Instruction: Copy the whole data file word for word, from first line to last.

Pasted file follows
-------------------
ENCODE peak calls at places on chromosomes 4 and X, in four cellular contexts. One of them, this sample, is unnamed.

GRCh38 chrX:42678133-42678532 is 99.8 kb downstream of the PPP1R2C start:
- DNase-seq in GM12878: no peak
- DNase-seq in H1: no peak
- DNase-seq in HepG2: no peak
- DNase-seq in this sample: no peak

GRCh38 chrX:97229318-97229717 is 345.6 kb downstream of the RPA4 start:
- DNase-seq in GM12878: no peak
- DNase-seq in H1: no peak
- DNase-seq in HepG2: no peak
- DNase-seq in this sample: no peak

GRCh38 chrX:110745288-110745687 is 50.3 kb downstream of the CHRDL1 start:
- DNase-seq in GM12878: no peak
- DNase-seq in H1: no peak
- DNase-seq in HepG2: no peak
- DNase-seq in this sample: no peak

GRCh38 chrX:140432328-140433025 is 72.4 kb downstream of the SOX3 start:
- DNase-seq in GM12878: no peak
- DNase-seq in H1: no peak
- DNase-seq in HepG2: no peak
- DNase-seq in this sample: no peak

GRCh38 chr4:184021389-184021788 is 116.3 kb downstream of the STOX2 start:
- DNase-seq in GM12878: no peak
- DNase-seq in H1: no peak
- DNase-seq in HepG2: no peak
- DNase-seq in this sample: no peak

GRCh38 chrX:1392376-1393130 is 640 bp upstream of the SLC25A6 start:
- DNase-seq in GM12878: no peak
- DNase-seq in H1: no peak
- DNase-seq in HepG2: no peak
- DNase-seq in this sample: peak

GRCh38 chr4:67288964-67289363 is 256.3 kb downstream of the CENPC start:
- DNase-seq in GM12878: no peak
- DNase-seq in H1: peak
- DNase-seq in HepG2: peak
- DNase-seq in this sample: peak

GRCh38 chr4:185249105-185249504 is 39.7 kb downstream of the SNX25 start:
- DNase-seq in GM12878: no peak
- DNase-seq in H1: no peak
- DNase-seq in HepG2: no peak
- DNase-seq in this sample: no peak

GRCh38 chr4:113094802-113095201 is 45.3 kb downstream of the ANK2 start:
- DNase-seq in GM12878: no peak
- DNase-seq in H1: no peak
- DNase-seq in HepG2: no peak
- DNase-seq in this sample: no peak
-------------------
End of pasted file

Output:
ENCODE peak calls at places on chromosomes 4 and X, in four cellular contexts. One of them, this sample, is unnamed.

GRCh38 chrX:42678133-42678532 is 99.8 kb downstream of the PPP1R2C start:
- DNase-seq in GM12878: no peak
- DNase-seq in H1: no peak
- DNase-seq in HepG2: no peak
- DNase-seq in this sample: no peak

GRCh38 chrX:97229318-97229717 is 345.6 kb downstream of the RPA4 start:
- DNase-seq in GM12878: no peak
- DNase-seq in H1: no peak
- DNase-seq in HepG2: no peak
- DNase-seq in this sample: no peak

GRCh38 chrX:110745288-110745687 is 50.3 kb downstream of the CHRDL1 start:
- DNase-seq in GM12878: no peak
- DNase-seq in H1: no peak
- DNase-seq in HepG2: no peak
- DNase-seq in this sample: no peak

GRCh38 chrX:140432328-140433025 is 72.4 kb downstream of the SOX3 start:
- DNase-seq in GM12878: no peak
- DNase-seq in H1: no peak
- DNase-seq in HepG2: no peak
- DNase-seq in this sample: no peak

GRCh38 chr4:184021389-184021788 is 116.3 kb downstream of the STOX2 start:
- DNase-seq in GM12878: no peak
- DNase-seq in H1: no peak
- DNase-seq in HepG2: no peak
- DNase-seq in this sample: no peak

GRCh38 chrX:1392376-1393130 is 640 bp upstream of the SLC25A6 start:
- DNase-seq in GM12878: no peak
- DNase-seq in H1: no peak
- DNase-seq in HepG2: no peak
- DNase-seq in this sample: peak

GRCh38 chr4:67288964-67289363 is 256.3 kb downstream of the CENPC start:
- DNase-seq in GM12878: no peak
- DNase-seq in H1: peak
- DNase-seq in HepG2: peak
- DNase-seq in this sample: peak

GRCh38 chr4:185249105-185249504 is 39.7 kb downstream of the SNX25 start:
- DNase-seq in GM12878: no peak
- DNase-seq in H1: no peak
- DNase-seq in HepG2: no peak
- DNase-seq in this sample: no peak

GRCh38 chr4:113094802-113095201 is 45.3 kb downstream of the ANK2 start:
- DNase-seq in GM12878: no peak
- DNase-seq in H1: no peak
- DNase-seq in HepG2: no peak
- DNase-seq in this sample: no peak